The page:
The judges describe these coffees as extraordinary. Reportedly, these coffees outdo previous experiences of Hawaiian coffee, as they literally delight your senses. In terms of flavour, these coffees are characterised by a complex fruity character, with juicy stone fruit and tangy tropical fruit notes. Nut flavours, notably of Macadamia nuts, blend with the fruity notes, resulting in a sweet and transparent taste and scent (Tea&Coffee Trade Journal, 2021) that will be unforgettable for tourists and for all coffee lovers.
Kona coffee: throwback to the 90s
The 90s were a critical time for the Hawaiian coffee industry, as Kona coffee counterfeiting and market crashes occurred during those years (Hawaii Department of Agriculture – Agriculture Development Division, 2006). In fact, in the 80s the demand for Kona coffee was growing in the specialty niche market, and so was its price. Moreover, there was no Kona coffee federal trademark. The combination of these conditions resulted in the spread of counterfeit products, namely the sale of inexpensive, imported coffees under the name of Kona. This phenomenon had several economic effects. First of all, counterfeiting created a considerable price pressure. Secondly, due to the presence on the market of counterfeit coffee, real Kona coffee could not be easily sold at a competitive price matching that of counterfeit products. When later the Kona coffee which had been accumulated was offloaded, a market crash resulted.
Counterfeiting operations concerning Kona coffee became known to the public in 1996 because of a fraud indictment of a coffee dealer based in California (Hawaii Department of Agriculture – Agriculture Development Division, 2006). The chief suspect, Michael Norton, 48, in a telephone conversation taped by law-enforcement agents said ”All right, so it’s true we created a nonexistent demand and filled it with a nonexistent product”. Mr. Norton basically filled sacks marked ”Kona coffee from Hawaii”, a product that sells for as much $9.75 a pound wholesale, with inferior-grade Panamanian beans that typically sell for $1.80 a pound. He was indicted by a Federal grand jury in Oakland on charges of money laundering and fraud (Golden, 1996). Do you remember that?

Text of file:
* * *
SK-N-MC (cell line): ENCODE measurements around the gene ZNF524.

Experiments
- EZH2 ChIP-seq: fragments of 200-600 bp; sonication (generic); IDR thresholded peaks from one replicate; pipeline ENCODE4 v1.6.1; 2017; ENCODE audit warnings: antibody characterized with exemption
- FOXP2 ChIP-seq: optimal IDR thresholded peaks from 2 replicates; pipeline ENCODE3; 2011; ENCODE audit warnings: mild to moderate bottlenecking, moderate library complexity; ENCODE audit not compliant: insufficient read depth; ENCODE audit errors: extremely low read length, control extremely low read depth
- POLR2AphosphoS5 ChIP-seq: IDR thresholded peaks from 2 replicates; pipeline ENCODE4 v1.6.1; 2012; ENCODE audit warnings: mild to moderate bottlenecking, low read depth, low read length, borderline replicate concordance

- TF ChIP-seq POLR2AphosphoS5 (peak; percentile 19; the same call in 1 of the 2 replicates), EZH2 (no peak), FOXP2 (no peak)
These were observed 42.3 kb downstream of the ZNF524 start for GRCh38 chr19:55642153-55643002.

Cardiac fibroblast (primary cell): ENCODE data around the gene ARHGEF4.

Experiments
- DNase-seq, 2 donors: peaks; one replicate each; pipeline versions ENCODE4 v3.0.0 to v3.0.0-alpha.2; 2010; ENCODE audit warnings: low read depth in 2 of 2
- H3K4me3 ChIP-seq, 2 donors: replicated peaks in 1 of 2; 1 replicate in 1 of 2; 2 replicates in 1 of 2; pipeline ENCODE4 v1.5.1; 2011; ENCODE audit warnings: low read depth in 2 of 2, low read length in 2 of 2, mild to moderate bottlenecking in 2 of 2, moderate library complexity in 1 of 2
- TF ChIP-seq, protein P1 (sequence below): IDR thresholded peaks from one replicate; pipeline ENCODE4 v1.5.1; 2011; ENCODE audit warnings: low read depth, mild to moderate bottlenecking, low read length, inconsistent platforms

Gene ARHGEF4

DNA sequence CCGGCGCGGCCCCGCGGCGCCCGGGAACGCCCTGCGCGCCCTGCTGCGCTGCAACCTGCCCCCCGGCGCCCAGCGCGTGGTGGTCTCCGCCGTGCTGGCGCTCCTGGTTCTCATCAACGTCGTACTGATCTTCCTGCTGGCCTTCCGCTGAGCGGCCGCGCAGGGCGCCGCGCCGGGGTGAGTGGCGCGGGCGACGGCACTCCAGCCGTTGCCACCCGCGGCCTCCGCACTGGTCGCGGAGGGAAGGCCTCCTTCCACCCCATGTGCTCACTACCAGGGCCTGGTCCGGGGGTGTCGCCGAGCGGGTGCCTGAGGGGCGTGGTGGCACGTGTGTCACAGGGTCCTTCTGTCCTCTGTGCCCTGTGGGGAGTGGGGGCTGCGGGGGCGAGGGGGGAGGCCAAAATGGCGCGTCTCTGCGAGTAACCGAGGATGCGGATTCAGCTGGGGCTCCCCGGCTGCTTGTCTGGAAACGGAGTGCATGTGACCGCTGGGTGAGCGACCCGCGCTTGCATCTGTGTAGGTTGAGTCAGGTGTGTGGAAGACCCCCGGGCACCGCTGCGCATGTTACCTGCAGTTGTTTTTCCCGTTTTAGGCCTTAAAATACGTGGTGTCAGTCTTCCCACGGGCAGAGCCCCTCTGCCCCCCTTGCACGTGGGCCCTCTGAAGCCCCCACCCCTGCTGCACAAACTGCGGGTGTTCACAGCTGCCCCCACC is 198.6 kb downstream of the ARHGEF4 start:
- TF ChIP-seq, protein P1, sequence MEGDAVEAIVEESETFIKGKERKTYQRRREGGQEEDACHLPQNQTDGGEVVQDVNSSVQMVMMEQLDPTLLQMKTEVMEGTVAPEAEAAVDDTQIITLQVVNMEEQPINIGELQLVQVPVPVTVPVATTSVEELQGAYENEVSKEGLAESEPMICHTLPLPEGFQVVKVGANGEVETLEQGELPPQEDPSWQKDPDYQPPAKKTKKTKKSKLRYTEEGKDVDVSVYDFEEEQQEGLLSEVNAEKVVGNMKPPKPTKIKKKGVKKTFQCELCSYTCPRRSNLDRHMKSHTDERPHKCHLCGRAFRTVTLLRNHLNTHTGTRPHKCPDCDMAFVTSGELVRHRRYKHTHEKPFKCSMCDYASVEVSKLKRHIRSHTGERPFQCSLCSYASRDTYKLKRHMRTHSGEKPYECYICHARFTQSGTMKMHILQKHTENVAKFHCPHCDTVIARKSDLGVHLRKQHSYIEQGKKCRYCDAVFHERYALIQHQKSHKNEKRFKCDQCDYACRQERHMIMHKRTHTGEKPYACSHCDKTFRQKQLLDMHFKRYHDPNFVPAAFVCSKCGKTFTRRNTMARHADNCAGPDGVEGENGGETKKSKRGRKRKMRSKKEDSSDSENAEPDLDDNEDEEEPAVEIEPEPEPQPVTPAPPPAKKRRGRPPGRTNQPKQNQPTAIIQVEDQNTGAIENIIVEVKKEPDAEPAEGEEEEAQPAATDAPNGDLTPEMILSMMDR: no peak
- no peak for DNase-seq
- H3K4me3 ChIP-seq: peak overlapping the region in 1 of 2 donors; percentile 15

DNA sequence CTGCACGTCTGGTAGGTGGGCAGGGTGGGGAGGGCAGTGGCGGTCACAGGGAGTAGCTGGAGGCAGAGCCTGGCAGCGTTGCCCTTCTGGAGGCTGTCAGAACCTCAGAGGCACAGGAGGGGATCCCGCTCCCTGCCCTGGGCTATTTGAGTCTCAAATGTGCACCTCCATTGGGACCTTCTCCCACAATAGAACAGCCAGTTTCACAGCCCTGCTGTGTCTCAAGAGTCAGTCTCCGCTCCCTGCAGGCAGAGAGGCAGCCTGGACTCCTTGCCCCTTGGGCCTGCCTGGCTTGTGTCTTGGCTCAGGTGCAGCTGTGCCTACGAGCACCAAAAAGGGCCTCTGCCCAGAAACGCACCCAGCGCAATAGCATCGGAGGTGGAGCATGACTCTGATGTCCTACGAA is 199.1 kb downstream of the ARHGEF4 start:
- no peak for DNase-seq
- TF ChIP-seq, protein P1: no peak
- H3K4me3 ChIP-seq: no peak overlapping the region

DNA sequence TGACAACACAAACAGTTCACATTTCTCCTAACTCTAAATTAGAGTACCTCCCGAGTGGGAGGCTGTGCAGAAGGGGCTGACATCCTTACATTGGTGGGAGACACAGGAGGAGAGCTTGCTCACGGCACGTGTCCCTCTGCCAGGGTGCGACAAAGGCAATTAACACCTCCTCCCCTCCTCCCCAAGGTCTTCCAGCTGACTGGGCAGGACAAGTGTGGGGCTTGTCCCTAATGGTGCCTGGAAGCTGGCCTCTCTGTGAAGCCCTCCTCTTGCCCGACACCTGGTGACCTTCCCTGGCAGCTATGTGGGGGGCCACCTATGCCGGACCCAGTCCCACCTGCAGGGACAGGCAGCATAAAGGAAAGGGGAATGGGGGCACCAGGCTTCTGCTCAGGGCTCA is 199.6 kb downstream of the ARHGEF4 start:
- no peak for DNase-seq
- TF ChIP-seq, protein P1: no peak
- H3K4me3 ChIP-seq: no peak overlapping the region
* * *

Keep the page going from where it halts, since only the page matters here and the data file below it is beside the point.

ACE. (2021). Private Collection Auction with Isla Custom Coffees Hawaiian Specialty Coffee. Retrieved February 26, 2021, from https://allianceforcoffeeexcellence.org/isla-custom-coffees-2021-auction/
Golden, T. (1996). Supplier Is Accused of Selling Cheap Coffee as Top Grade. The New York Times. Retrieved from https://www.nytimes.com/1996/11/13/us/supplier-is-accused-of-selling-cheap-coffee-as-top-grade.html
Hawaii Department of Agriculture – Agriculture Development Division. (2006). Hawaii’s Coffee Industry. Structural Change and Its Effects on Farm Operations. Retrieved from https://hdoa.hawaii.gov/wp-content/uploads/2013/01/Coffee-industry-structural-change-FINAL.pdf
Isla Custom Coffees. (n.d.). Isla Custom Coffees. Retrieved February 26, 2021, from https://www.islacoffees.com/
Tea&Coffee Trade Journal. (2021). ACE announces winners of first Isla Hawaii auction. Retrieved from https://www.teaandcoffee.net/news/26461/ace-announces-winners-of-first-isla-hawaii-auction/